“The phrase ‘I do not know’ becomes inexpressibly bitter once one has proclaimed oneself to be a pundit, if not a polymath, especially when station, office, and dignity seem to demand that we should know.”

—Moses Mendelssohn, Jerusalem, or

on Religious Power and Judaism

Mendelssohn was referring to the original pundits of the East—advisers to the king learned in religion, philosophy, and law. But our modern pundits seem equally averse to Socratic admissions of ignorance. They, like their ancient forebears, wish to claim full understanding of the present and clear divination of the future.

Let us avoid that fatal conceit. Let us boldly proclaim several things we do not know—even though our “station, office, and dignity seem to demand that we should know.”

We do not know who the Republican nominee for president will be.

It could be Mitt Romney—though our warnings in this space a couple of weeks ago that his victory is by no means inevitable seem increasingly justified by the dynamics of the race.

The nominee could be Newt Gingrich—whose rise in the polls has been spectacular, and whose skills and appeal are still widely underestimated by many elites, including conservative elites. On the other hand, Gingrich’s own statement last Thursday that “I’m going to be the nominee” should be taken as a contrarian indicator that his campaign could hit some bumps. The statement was also a classic example of one of Gingrich’s failings—that he even more than most politicians wishes to be “a pundit, if not a polymath,” for whom “the phrase ‘I do not know’ becomes inexpressibly bitter.”

The nominee could be Ron Paul—though it is likely that he will exceed expectations in early caucuses and primaries, but hit a ceiling of around a quarter of the vote.

It could be Michele Bachmann, Rick Perry, Jon Huntsman, or Rick Santorum—though it’s probable that only one of them will survive Iowa, and that even that survivor will never quite make it into the top tier.

It could be someone not yet in the race. If the Gingrich surge turns into a Newt bubble, and if there continues to be the present level of resistance to Romney, then anyone from Mike Huckabee and Sarah Palin to Paul Ryan, Chris Christie, Mitch Daniels, Marco Rubio, or Jeb Bush—or someone else!—could jump into the race, or be dragged into the race, at various junctures over the next couple of months. Such a newcomer could quite conceivably win.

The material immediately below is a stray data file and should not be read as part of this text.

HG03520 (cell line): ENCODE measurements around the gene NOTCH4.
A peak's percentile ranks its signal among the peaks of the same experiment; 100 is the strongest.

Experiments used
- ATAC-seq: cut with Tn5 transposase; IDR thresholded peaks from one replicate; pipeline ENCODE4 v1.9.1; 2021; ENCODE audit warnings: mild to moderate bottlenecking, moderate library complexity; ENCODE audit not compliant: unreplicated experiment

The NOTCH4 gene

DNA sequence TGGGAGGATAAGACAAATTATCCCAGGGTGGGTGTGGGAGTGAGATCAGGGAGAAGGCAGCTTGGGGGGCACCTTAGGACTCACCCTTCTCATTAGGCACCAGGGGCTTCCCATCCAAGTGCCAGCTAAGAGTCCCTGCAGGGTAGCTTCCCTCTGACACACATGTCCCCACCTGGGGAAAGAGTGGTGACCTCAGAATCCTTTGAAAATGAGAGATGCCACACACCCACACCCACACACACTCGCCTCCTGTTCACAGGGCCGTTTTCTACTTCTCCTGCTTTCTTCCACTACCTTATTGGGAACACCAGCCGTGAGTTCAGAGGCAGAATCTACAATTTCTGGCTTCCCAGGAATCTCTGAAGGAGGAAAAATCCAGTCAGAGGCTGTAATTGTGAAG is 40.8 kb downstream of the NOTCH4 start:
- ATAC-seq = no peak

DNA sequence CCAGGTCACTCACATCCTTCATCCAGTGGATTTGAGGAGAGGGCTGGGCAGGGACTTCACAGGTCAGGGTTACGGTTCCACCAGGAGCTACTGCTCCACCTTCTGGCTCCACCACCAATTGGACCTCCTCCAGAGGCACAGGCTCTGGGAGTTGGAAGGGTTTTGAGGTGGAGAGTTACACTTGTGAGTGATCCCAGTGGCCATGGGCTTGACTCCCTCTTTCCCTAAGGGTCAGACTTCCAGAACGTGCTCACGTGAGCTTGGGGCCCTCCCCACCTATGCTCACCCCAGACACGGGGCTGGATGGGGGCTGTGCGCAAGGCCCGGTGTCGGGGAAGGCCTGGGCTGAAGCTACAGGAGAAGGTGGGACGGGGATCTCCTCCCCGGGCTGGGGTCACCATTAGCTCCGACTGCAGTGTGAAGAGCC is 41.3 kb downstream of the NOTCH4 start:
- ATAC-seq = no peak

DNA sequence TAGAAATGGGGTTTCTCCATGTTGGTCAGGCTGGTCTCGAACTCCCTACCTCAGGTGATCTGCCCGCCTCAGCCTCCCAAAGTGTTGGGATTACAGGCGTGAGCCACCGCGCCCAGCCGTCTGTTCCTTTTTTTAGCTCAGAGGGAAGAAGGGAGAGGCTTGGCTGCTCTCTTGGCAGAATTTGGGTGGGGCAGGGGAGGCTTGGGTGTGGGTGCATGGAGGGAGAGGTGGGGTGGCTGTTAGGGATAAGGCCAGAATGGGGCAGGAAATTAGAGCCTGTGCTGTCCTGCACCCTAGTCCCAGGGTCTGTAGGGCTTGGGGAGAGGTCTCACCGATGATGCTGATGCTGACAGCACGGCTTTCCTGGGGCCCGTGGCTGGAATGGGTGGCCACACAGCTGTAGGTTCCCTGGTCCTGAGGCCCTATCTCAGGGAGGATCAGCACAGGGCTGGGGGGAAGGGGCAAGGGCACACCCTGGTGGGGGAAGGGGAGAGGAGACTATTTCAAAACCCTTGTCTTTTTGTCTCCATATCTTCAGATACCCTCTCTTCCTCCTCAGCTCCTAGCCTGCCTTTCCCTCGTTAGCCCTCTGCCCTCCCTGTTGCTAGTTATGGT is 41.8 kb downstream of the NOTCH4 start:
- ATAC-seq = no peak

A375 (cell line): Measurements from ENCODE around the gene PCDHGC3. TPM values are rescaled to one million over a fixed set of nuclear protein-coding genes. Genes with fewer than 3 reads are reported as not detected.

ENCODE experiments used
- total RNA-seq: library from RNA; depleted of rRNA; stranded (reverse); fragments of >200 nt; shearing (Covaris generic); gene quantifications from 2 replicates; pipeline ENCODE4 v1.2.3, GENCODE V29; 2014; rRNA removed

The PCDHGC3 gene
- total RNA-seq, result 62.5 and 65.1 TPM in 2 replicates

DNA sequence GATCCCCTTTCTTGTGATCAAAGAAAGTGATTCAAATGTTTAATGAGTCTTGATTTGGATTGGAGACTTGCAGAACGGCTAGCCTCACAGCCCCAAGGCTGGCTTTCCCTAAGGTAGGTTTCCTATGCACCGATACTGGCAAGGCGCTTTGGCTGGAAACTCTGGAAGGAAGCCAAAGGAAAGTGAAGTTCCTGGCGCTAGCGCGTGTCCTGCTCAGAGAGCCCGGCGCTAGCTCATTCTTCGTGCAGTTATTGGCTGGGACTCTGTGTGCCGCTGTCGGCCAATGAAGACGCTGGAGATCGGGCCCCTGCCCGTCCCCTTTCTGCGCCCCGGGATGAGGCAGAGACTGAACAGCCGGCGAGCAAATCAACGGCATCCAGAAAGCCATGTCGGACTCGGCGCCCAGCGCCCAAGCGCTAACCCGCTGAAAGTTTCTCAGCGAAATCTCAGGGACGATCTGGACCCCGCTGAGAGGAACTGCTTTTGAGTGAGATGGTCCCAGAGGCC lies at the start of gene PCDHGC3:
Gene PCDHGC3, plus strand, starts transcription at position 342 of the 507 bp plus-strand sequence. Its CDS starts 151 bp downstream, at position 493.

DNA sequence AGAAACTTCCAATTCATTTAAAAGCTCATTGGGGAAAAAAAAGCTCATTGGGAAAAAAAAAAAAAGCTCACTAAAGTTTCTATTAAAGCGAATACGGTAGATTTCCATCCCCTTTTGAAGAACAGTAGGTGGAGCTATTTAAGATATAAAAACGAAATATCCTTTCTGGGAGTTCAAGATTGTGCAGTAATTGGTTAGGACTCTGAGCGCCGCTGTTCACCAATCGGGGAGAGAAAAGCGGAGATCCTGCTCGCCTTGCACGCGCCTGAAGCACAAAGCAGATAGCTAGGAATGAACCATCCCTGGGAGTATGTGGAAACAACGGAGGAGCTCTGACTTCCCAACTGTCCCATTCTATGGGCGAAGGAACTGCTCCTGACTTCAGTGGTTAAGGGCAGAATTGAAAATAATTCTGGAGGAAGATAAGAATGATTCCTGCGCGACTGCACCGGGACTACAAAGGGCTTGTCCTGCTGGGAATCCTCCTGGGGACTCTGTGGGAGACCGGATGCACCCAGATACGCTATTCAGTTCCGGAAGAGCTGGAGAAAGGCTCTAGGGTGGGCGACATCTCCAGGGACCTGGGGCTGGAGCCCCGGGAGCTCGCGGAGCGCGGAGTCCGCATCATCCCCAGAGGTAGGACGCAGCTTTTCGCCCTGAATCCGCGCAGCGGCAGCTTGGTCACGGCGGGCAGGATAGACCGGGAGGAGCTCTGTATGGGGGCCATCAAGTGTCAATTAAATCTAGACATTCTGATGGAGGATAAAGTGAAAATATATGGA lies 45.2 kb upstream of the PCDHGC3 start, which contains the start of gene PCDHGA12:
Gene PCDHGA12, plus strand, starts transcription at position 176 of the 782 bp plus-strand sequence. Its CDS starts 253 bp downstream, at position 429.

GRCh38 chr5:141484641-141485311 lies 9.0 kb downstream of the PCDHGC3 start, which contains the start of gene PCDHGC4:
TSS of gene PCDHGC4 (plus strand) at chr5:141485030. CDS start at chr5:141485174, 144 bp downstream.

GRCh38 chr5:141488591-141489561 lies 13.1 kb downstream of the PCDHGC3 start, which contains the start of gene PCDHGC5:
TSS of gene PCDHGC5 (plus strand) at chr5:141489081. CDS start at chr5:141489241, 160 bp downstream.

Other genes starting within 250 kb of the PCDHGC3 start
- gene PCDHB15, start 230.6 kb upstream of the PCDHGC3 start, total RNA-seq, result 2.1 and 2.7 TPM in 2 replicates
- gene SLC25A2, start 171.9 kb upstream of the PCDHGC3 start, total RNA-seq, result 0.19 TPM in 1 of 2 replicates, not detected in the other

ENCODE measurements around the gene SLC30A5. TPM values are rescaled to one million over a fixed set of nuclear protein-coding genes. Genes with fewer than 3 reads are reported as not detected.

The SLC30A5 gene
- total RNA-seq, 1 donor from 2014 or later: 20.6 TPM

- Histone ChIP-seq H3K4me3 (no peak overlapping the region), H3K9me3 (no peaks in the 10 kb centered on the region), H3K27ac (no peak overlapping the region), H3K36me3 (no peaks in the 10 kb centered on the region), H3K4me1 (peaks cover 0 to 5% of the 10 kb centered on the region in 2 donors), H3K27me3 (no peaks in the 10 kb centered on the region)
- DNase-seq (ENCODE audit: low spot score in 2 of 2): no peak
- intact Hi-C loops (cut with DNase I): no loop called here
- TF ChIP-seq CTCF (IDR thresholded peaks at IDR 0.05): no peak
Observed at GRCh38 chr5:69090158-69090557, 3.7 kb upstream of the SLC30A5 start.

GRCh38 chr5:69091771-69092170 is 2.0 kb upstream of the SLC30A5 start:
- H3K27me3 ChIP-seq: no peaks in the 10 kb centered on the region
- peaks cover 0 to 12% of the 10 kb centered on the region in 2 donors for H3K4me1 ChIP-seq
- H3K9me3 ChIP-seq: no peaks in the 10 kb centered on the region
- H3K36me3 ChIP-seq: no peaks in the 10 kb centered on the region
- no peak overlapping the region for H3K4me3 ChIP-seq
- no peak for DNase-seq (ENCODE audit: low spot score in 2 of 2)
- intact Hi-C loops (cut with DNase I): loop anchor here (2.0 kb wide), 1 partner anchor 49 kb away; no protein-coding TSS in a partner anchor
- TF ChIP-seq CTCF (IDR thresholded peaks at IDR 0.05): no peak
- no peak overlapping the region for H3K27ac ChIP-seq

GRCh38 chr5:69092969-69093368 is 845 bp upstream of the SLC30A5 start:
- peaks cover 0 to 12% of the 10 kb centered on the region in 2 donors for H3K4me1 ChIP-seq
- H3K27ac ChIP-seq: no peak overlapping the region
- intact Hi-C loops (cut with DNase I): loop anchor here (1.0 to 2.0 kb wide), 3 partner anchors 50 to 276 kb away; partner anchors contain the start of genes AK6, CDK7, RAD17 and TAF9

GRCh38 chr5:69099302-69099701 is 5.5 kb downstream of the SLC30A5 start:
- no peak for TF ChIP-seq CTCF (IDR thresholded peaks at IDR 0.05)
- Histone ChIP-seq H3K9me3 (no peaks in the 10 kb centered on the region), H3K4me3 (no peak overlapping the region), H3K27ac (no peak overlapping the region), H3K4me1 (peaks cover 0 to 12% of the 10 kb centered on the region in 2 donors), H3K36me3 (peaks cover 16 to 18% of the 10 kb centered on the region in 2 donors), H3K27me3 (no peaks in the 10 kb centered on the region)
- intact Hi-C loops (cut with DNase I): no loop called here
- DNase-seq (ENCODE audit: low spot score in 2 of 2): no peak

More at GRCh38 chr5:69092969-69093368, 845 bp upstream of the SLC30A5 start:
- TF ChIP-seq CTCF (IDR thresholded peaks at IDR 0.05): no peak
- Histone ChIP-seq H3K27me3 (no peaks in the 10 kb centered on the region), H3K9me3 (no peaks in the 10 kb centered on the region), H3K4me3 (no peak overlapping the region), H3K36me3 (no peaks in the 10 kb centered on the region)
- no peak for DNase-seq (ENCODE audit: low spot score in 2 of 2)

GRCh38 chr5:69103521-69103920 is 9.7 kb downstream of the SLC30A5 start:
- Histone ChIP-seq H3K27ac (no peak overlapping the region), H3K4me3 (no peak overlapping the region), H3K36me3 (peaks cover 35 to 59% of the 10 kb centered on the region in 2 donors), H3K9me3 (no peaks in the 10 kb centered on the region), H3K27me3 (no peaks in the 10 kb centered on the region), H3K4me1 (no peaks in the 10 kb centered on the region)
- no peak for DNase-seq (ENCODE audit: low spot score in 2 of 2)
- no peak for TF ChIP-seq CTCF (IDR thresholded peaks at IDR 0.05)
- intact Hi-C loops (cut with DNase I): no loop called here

So we do not know who the nominee will be. Nor do we know who the nominee should be.

There would seem to be two basic criteria for answering this question: Can the nominee win the general election? And would he or she be a good president?

As to the latter, one could make a good case that all those mentioned above, except for Ron Paul, would be considerable improvements on President Obama. And one could make a variety of arguments for the virtues and limitations of each of the various candidates. Many of us at The Weekly Standard know many of the candidates quite well. Yet we differ among ourselves as to which, if in the Oval Office, would be most effective at governing the country, advancing the conservative agenda, and defeating our adversaries. Some of us have changed our minds on this question over the course of the campaign so far.

Confident pundits who treat the choice among them as an open-and-shut matter are behaving as .  .  . mere pundits. As are those who confidently proclaim which of the candidates is “most electable.” For example, right now, Romney seems a stronger general election candidate than Gingrich. That’s what most of the polling so far would suggest. But these polls don’t capture the implications of the last couple of weeks of the campaign, which suggest that Gingrich can make the case for himself to heretofore unconvinced voters in a way Romney cannot. Admittedly, these are mostly Republican voters Newt has been charming. Can he similarly win over independents, or disaffected Democrats?

We don’t know. We do suspect, however, that the mainstream media’s view—and conservative elites’ view—of who the swing voters are is somewhat distorted. Every journalist knows upper-middle-class, suburban, socially moderate independents on the East and West Coasts who (for now, at least) would be more likely to vote Republican if the nominee were Romney rather than Gingrich. Journalists do not tend to know the lower-middle-class, non-college-educated, churchgoing voters of exurban Tampa, or the working-class Reagan Democrats of Toledo, who are also swing voters, and who might prefer Gingrich. In any case, for now we don’t really know which of the two frontrunners—or, for that matter, which of the other candidates—would have a better chance to win. And that’s without factoring in possible third and fourth parties, which could well appear on the scene in 2012 and would have different kinds of appeal depending on the identity of the GOP nominee.

We do not know. But if it’s not given to us mere humans to know, we are capable of learning. We’re a month away from the Iowa caucus. There are three months before 90 percent of the Republicans in the nation begin voting, and even then, further information will be produced and processed as the primaries unfold. The Democrats are stuck with their nominee—a failed and unpopular president. Republicans, by contrast, are free to choose. They are in no way required to rush to judgment. And they need not defer to pundits whose “station, office, and dignity” impel them to claim to know what they do not know.

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